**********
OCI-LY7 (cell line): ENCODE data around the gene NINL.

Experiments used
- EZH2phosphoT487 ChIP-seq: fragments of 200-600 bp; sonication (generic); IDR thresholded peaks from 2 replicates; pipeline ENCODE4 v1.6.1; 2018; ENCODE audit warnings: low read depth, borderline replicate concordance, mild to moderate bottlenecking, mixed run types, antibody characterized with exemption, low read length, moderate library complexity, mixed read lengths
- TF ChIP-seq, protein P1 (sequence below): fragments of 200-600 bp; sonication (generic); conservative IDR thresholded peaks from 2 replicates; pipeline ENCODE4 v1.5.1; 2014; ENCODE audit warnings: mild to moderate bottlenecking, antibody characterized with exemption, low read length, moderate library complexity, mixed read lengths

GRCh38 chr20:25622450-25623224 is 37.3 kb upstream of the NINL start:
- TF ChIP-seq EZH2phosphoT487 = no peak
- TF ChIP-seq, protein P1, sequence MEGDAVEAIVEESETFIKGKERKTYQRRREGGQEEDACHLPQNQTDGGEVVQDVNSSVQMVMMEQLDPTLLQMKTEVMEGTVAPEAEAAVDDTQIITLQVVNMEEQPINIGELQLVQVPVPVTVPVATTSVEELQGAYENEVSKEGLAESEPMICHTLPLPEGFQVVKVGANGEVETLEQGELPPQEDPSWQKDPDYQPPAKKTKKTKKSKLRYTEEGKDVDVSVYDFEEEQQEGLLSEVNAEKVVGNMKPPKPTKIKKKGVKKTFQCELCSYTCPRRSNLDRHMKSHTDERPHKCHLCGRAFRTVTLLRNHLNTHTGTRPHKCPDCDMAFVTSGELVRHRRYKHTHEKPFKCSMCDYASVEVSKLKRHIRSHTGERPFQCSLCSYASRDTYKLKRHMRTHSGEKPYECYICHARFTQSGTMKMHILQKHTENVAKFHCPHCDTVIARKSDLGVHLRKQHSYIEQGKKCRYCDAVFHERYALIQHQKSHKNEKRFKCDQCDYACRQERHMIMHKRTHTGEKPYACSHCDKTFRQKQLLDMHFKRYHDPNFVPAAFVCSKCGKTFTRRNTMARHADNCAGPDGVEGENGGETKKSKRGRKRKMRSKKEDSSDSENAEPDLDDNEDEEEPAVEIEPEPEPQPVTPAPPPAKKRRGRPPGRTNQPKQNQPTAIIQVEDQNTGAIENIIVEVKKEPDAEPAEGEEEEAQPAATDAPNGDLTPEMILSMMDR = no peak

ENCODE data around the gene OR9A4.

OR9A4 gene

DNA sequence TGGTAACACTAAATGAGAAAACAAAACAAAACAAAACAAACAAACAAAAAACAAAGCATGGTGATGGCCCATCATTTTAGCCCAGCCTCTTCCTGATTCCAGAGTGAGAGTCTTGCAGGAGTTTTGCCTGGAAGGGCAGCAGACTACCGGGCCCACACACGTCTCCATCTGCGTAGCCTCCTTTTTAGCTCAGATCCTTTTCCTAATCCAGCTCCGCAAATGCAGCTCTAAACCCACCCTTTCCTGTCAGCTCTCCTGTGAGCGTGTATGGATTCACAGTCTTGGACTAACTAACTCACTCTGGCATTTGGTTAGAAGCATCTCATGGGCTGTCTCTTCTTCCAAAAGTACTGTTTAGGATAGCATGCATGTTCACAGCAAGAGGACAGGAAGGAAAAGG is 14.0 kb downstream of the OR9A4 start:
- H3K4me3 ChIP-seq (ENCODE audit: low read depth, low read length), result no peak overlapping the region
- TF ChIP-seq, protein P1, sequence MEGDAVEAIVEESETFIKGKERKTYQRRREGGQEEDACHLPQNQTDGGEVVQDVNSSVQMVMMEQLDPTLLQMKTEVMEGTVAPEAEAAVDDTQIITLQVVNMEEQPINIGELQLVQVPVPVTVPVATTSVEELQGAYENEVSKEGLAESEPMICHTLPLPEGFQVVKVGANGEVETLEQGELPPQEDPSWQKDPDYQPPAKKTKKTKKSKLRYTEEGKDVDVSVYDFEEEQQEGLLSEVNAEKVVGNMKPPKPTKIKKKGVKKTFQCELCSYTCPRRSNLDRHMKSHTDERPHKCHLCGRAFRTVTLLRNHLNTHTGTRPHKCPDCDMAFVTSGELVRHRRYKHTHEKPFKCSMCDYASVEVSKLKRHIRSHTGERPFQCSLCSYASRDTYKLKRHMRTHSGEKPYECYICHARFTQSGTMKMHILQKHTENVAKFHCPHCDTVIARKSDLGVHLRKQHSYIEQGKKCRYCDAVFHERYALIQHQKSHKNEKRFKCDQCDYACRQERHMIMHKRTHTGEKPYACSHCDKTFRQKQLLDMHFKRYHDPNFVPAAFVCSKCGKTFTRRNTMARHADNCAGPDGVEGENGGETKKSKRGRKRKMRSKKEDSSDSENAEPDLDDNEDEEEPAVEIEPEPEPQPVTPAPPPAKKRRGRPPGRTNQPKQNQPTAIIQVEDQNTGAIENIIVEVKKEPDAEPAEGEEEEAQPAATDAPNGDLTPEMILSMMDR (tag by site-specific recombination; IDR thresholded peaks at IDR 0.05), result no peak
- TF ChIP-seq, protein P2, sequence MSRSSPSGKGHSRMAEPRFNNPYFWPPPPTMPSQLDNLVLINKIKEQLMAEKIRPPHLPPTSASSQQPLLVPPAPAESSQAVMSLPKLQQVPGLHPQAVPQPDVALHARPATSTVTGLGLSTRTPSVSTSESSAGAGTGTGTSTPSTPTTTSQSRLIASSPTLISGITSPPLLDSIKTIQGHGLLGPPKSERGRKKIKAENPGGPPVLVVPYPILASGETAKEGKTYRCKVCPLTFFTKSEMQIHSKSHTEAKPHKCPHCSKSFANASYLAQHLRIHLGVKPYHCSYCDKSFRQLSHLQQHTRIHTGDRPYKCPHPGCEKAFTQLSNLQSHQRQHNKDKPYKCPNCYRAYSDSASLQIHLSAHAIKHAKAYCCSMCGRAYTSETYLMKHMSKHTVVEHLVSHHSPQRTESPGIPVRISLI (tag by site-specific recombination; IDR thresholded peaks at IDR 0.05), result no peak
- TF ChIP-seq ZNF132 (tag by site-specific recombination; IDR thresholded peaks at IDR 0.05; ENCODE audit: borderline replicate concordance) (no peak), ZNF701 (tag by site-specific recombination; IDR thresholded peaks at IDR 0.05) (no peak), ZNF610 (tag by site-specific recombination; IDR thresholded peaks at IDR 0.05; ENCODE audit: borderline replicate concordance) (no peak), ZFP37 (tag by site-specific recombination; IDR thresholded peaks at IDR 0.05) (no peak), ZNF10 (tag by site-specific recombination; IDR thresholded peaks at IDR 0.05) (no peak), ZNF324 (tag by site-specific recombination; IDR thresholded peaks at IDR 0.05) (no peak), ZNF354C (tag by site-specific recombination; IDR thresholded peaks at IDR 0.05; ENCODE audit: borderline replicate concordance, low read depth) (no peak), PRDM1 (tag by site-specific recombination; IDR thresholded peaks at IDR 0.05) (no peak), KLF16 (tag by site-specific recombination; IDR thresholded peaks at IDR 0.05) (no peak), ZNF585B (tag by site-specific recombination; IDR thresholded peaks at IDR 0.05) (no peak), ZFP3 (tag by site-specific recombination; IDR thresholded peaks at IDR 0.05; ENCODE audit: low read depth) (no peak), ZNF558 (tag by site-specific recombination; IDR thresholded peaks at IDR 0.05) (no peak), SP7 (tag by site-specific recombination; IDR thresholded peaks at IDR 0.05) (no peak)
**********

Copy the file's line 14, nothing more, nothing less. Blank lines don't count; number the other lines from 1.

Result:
- TF ChIP-seq ZNF132 (tag by site-specific recombination; IDR thresholded peaks at IDR 0.05; ENCODE audit: borderline replicate concordance) (no peak), ZNF701 (tag by site-specific recombination; IDR thresholded peaks at IDR 0.05) (no peak), ZNF610 (tag by site-specific recombination; IDR thresholded peaks at IDR 0.05; ENCODE audit: borderline replicate concordance) (no peak), ZFP37 (tag by site-specific recombination; IDR thresholded peaks at IDR 0.05) (no peak), ZNF10 (tag by site-specific recombination; IDR thresholded peaks at IDR 0.05) (no peak), ZNF324 (tag by site-specific recombination; IDR thresholded peaks at IDR 0.05) (no peak), ZNF354C (tag by site-specific recombination; IDR thresholded peaks at IDR 0.05; ENCODE audit: borderline replicate concordance, low read depth) (no peak), PRDM1 (tag by site-specific recombination; IDR thresholded peaks at IDR 0.05) (no peak), KLF16 (tag by site-specific recombination; IDR thresholded peaks at IDR 0.05) (no peak), ZNF585B (tag by site-specific recombination; IDR thresholded peaks at IDR 0.05) (no peak), ZFP3 (tag by site-specific recombination; IDR thresholded peaks at IDR 0.05; ENCODE audit: low read depth) (no peak), ZNF558 (tag by site-specific recombination; IDR thresholded peaks at IDR 0.05) (no peak), SP7 (tag by site-specific recombination; IDR thresholded peaks at IDR 0.05) (no peak)